CFO-CIO Alignment Can Help Drive Digital Finance Transformation Goals, Global Research Finds

Our latest survey of more than 1,000 senior finance and IT leaders provides insights into how organizations can supercharge their finance transformation efforts—and ensure they succeed.

CFOs and CIOs must align more closely on digital finance transformation goals in order to succeed in their efforts, according to our latest global study “The CFO-CIO Partnership: The Path to ERP-Enabled Finance Transformation.”

Conducted in partnership with Longitude, a Financial Times company, the survey of 1,060 senior leaders found a positive correlation between how well a company’s finance and IT teams are aligned and the success of their digital transformation initiatives. The collaboration needed for organizational success is more important than ever given the pandemic-related disruption of the past several years. CFOs are also navigating economic uncertainty, supply chain issues, and talent shortages, as well as growing environmental, social, and governance (ESG) concerns.

“CFOs today are required to provide more than just financial insights,” Barbara Larson, Workday’s CFO, said in a recent podcast. “They’re required to provide insights that can drive operational change and guide business strategy, and ultimately provide long-term value to stakeholders. And what’s critical in finance’s ability to do that is having the right technology foundation.”

CFO-CIO Alignment Is Key to Success

Despite the importance of having the technology component in place, many organizations have a way to go. The study found nearly one-third (31%) of companies are rarely or never aligned on their digital finance transformation goals, with CFOs identifying that disparity as a top barrier.

Finance leaders are also more than twice as likely as IT leaders to say their organization lacks a digital finance transformation strategy, at 42% and 19% respectively.

To achieve more successful outcomes for their organizations, CFOs and CIOs must work together to drive transformation in the areas of insights, agility, and talent.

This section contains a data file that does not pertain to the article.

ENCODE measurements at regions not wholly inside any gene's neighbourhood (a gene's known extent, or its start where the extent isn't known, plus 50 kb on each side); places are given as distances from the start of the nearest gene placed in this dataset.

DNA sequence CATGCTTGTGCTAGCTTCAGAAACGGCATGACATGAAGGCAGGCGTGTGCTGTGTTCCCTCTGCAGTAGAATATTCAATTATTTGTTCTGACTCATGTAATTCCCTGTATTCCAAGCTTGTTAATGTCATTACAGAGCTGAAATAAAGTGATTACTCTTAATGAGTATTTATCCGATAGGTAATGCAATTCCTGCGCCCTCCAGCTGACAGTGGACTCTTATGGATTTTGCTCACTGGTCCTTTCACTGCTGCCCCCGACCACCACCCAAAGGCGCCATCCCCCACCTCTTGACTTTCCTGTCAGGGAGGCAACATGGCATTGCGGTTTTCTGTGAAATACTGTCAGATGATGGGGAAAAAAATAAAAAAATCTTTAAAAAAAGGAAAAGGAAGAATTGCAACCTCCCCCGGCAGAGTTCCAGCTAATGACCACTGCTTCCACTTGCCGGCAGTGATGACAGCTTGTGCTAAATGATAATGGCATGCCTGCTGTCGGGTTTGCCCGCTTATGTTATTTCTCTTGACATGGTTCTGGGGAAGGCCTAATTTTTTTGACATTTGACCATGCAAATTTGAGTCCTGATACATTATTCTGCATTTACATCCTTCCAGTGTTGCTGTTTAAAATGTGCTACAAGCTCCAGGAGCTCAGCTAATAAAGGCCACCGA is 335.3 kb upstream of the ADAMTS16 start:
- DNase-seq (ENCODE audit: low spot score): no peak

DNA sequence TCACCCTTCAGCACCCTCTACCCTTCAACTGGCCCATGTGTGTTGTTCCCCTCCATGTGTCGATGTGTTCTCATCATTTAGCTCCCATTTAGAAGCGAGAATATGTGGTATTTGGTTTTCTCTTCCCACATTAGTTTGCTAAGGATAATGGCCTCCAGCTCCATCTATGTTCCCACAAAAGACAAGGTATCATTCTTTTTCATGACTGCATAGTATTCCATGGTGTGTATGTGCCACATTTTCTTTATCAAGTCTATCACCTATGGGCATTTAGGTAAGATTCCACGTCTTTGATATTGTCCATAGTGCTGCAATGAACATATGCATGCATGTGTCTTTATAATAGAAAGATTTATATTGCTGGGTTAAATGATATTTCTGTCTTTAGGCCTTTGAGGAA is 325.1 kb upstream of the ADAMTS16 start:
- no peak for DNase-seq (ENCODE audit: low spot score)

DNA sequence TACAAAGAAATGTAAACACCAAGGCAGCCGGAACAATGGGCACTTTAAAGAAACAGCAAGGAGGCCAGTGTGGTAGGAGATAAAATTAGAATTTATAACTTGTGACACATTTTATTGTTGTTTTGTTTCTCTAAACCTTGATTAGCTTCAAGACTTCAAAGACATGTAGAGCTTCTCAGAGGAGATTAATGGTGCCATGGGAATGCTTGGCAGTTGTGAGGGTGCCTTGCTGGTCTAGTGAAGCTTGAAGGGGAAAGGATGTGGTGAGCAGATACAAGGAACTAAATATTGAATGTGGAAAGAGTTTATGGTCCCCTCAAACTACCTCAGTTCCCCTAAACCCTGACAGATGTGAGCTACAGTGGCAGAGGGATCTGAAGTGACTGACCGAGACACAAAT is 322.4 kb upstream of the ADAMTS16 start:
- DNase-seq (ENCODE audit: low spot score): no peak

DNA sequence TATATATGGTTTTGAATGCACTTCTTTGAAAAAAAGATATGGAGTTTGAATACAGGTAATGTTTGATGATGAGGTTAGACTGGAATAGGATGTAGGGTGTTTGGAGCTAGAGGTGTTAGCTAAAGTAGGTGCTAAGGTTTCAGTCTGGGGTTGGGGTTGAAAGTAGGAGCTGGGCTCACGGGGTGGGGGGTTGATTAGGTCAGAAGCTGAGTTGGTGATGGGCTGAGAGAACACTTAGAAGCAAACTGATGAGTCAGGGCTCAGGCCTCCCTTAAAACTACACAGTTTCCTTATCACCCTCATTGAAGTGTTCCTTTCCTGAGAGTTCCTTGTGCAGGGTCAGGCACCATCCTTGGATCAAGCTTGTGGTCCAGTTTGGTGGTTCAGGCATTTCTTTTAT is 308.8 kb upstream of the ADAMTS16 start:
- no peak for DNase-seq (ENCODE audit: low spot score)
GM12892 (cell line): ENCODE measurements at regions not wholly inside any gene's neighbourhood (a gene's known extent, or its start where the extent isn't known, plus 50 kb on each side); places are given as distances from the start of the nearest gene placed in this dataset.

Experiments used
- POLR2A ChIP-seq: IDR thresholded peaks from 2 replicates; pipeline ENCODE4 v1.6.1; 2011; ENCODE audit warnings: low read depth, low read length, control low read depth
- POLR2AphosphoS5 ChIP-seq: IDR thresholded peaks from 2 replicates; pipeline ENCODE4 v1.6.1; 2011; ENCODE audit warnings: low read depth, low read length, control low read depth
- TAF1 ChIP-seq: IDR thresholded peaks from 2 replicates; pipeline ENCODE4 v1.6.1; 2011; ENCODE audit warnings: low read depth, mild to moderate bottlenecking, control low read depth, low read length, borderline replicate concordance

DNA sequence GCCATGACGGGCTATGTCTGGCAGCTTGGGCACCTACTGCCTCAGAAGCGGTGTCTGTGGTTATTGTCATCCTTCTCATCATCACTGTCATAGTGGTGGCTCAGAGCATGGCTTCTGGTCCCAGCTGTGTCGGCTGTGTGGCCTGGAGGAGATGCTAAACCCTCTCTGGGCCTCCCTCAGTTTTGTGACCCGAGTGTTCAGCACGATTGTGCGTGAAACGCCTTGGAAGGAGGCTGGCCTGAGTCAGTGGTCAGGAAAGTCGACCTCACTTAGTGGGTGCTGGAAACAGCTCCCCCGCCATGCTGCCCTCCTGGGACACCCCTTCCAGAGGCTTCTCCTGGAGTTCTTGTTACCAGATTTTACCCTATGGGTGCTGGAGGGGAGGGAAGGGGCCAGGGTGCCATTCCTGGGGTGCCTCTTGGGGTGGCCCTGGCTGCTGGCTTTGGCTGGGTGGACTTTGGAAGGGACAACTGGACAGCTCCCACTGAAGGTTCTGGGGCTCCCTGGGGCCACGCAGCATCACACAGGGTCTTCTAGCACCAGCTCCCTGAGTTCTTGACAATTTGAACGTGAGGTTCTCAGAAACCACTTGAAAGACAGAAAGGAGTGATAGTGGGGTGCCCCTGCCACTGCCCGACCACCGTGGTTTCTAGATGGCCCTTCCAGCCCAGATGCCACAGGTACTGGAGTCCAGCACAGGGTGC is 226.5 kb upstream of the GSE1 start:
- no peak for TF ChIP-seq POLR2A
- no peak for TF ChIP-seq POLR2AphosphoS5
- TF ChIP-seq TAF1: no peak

Yet challenges remain: 41% of CFOs admitted their CIO doesn’t have a seat at the table during critical finance meetings—even when technology is essential to solving a challenge. Meanwhile, a majority of CIOs (57%) identify their aim of eliminating IT complexity as being at odds with the finance function’s expanding responsibilities.

The study also identified a correlation between a company’s level of alignment between CFOs and CIOs and how far along it is on its finance transformation journey. One-third (33%) of organizations with a high level of alignment between finance and IT departments had developed and deployed a digital finance strategy in the past two years. Just 28% of organizations with low CFO-CIO alignment had done so.

Amy Smith, chief financial officer at Drury Hotels, said greater alignment has provided clarity in identifying and solving problems. “It’s all about realizing what our CIO calls the ‘art of the possible’ because sometimes our team doesn’t realize that we have inefficient processes, or that there’s even an opportunity there.”

In order to achieve more successful outcomes for their organizations, CFOs and CIOs must work together to drive transformation in the areas of insights, agility, and talent.

A Transformed Finance Function to Empower Business